Comparing the S&P 500’s multiple to that of an overseas developed country isn’t exactly apples to apples, given sector weightings. There’s an argument to be made that a stock market dominated by firms with higher secular growth potential and larger than average profit margins deserves to trade at a higher valuation compared to markets dominated by smokestack businesses with highly cyclical growth characteristics and terminally low profits.
Last week, for the first time ever, the top five largest corporations in America, by market capitalization, were all technology companies.
As of the end of July, these are the five largest companies in the United States:
- Apple ($appl): $570.7 billion.
- Alphabet ($goog): $560B.
- Microsoft ($msft): $434B.
- Amazon ($amzn): $365B.
- Facebook ($fb): $354B.
Or, if you prefer a graphical look, here’s Slate:
Exxon Mobil was pushed into the number six spot as Facebook overtook it after an earnings report that absolutely demolished the naysayers. It’s important to note that Exxon and Berkshire Hathaway are still in the hunt, and could bump a tech name out at any time, but even for this technology-centric hegemony to take place for a fleeting time should be thrilling to all investors and business people. It’s a statement about what we are and what we bring to the world.
I was around for the dot com bubble and believe me, if anyone says this is “Part II”, then they weren’t paying attention. These companies are doing billions in sales and posting huge profits. Their predecessors circa 2000 were mostly trying to figure out a business model, or riding a massive, speculative capex boom that wasn’t built to last. Not so this time. Our tech giants are selling products, services and marketing expertise all over the globe, in the midst of a nearly universal drought in business investment.
If we’re going to have a stock market that is dominated at the top by a single sector, I’d prefer it to be technology rather than banking or insurance or fossil fuels, which we see in other developed markets around the world.
Consider Germany, where only one tech firm makes the top five (SAP), while the list is rounded out by finance (Allianz), pharma (Bayer), industrial (Siemens) and materials (BASF). Or France, where the top five stocks by market cap are Total (oil), BNP Paribas (bank), L’Oreal (consumer goods) and LVMH Moet Hennessy Louis Vuitton (rap video props). Or the UK, led by a tobacco company (British American), a pharma (GlaxoSmithKline), two oil companies (BP, Royal Dutch Shell) and a bank (HSBC).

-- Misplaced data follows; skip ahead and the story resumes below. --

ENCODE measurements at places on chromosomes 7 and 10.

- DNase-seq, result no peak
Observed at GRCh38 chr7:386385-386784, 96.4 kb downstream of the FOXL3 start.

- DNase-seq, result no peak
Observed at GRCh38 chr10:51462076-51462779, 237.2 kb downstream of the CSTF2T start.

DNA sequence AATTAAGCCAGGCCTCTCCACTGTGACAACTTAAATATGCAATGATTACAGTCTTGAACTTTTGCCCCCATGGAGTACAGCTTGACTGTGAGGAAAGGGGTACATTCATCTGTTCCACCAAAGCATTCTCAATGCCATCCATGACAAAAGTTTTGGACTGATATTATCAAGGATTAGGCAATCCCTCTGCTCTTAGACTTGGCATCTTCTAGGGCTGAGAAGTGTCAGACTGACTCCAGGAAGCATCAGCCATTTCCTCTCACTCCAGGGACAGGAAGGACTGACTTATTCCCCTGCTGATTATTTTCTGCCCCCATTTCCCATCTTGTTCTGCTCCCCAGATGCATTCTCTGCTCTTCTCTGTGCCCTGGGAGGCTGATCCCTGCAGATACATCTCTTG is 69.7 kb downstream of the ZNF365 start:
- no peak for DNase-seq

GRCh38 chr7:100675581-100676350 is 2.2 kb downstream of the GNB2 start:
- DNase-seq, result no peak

Across Europe, technology market capitalization is only 4% of the total, while in the US, it’s over 20%.
When we look at Japan, as technologically advanced as any nation in the developed world, we see only two of the top five companies involved with communications or information technology (Softbank and KDDI) while the rest are financial and automotive (Mitsubishi UFJ, Toyota and Honda).
This is not to say that only technology companies are doing important work. In fact, just the contrary – our technology giants are supporting customers across all of our very dynamic, highly competitive corporate kaleidoscope – from our world-beating biotech and pharmaceutical industries to our aerospace and defense complex, to our incredibly diverse industrial, automotive and energy sectors.
Apple, Alphabet, Microsoft, Amazon* and Facebook are connecting the world on the web and across mobile devices, shifting information to where it’s needed and providing the infrastructure for the next twenty years and beyond, for all sectors and industries. We should be proud to call these companies our largest, even if it’s not forever.
* yes, I am aware that Amazon is classified as a “consumer discretionary” rather than an information technology firm, but that’s just stupid and a remnant from the time where it was an online bookstore. These people are building the largest cloud services firm on earth, not to mention mini-helicoptors to deliver ice cream, apparel, sex toys, groceries, lawnmowers and whatever else you could possibly want airlifted to your front door. Let it go.